Overnight-package carriers FedEx, UPS and Airborne Express use big jets to move cargo between major hubs and rely on smaller piston and turboprop airplanes, such as the Cessna Caravan, to service outlying airports. Packages, which are shipped in containers on the cargo jets, must be removed from the containers and placed on pallets for loading into the smaller airplanes. If this step could be avoided, time would be saved–a package-carrier goal stressed quite emphatically by Tom Hanks’ character in the opening scene of the movie Cast Away. If only there were a small airplane that had a fuselage big enough to carry containers.
Such thinking was behind the ill-fated Ayres Loadmaster (for which FedEx had placed orders, but which now has a highly dubious future), the AeroCourier and American Utilicraft FF-1080 (both looking for financing) and a new design being promoted by a tiny startup company in Zephyrhills, Fla. Atlas Aerospace is affiliated with Aviation Instrument Technologies Inc. (AITI), a four-year-old company that designs and develops instruments for aircraft and flight simulators. It was founded last summer by AITI-owner David Teichman, who has employed Jim Stewart, an aviation veteran with more than 50 years of design work under his belt. Stewart, whose major claim to fame is the Stewart S-51 Mustang kitplane (a 70-percent-scale P-51 Mustang), designed the Atlas Aerospace Liftmaster.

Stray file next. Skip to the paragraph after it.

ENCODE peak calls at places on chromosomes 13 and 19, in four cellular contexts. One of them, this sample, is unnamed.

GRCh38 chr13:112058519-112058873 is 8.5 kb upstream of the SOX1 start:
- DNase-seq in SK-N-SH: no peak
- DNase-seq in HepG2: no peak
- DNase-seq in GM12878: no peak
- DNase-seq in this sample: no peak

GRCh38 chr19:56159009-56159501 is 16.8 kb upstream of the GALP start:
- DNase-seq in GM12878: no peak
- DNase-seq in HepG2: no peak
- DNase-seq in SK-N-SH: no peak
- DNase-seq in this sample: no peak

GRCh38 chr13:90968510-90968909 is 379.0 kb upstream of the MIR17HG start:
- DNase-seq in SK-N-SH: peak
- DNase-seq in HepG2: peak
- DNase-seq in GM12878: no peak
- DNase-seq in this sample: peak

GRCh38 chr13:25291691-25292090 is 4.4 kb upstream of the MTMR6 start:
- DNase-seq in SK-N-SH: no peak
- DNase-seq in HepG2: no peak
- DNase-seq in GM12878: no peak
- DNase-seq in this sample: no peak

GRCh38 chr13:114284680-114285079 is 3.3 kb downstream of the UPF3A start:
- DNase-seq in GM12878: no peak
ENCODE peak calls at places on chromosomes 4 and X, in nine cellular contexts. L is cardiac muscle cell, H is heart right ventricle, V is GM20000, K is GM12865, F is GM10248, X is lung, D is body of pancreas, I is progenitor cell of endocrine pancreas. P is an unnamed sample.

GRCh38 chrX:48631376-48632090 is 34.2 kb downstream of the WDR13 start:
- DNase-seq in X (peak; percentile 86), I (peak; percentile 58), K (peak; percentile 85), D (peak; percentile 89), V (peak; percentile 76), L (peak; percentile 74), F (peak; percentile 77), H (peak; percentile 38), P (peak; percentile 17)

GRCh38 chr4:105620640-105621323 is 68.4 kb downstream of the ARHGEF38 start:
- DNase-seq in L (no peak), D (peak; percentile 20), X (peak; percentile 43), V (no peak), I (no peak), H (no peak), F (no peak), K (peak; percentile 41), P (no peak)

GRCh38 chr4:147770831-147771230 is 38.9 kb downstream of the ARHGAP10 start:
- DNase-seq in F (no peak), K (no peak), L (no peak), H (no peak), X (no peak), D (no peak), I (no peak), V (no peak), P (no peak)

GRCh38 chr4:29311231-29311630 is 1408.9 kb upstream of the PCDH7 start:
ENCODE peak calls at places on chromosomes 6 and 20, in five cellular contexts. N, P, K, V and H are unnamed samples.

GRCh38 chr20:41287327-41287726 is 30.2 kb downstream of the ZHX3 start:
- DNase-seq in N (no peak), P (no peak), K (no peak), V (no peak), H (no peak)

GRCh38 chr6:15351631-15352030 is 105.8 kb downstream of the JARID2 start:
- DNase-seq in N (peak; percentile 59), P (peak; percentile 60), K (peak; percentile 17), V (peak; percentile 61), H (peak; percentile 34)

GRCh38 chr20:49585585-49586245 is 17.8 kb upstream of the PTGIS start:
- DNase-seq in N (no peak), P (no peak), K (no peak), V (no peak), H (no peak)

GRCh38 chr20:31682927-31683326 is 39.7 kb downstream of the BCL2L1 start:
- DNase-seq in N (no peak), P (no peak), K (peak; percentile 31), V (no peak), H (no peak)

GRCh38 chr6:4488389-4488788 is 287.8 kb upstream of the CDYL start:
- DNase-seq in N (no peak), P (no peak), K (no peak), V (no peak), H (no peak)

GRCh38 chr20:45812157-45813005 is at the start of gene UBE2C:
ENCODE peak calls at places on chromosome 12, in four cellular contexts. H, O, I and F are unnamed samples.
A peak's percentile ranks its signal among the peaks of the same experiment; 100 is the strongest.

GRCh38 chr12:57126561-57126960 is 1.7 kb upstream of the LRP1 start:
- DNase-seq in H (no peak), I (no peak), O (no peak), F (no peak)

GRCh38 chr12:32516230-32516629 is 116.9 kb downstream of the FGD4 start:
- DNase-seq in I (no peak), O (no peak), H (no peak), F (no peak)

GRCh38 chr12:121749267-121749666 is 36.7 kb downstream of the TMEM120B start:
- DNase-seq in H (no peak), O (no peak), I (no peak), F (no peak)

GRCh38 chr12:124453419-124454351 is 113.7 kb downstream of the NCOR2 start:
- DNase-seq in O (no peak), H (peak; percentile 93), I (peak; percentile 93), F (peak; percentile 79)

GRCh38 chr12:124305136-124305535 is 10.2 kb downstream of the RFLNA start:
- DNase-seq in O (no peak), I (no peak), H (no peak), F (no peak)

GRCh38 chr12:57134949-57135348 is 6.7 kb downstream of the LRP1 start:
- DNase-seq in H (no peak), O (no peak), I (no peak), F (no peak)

The twin-turboprop, twin-tailboom Liftmaster resembles the Fairchild C-119 Flying Boxcar, built from 1947 to 1955, but smaller. It is sized to carry three LD-3 containers in its six-foot-long, seven-foot-high cargo hold (volume 715 cu ft). However, Stewart told AIN, the fuselage could be made wider and higher to accommodate larger containers preferred by FedEx. Preliminary useful load is 7,160 lb and twin 675-shp Pratt & Whitney PT6A-14A turboprops would provide power. A single-piece aft cargo door hinged to the roof of the fuselage would permit easy loading of the containers. Projected price is $2.1 million.
But like the other small cargo airplane programs, financing is proving “exasperating,” according to Stewart. “We’re looking for $5 million to build a prototype, which would be production conforming as much as possible,” he said. Teichman estimates he needs at least $25 million to fund the program through certification. So far, he has received a $150,000 grant from the Florida Department of Transportation to help expand a hangar where the prototype would be built and has applied for a $600,000 Community Block Development Grant from the state to build a 100,000-sq-ft production facility.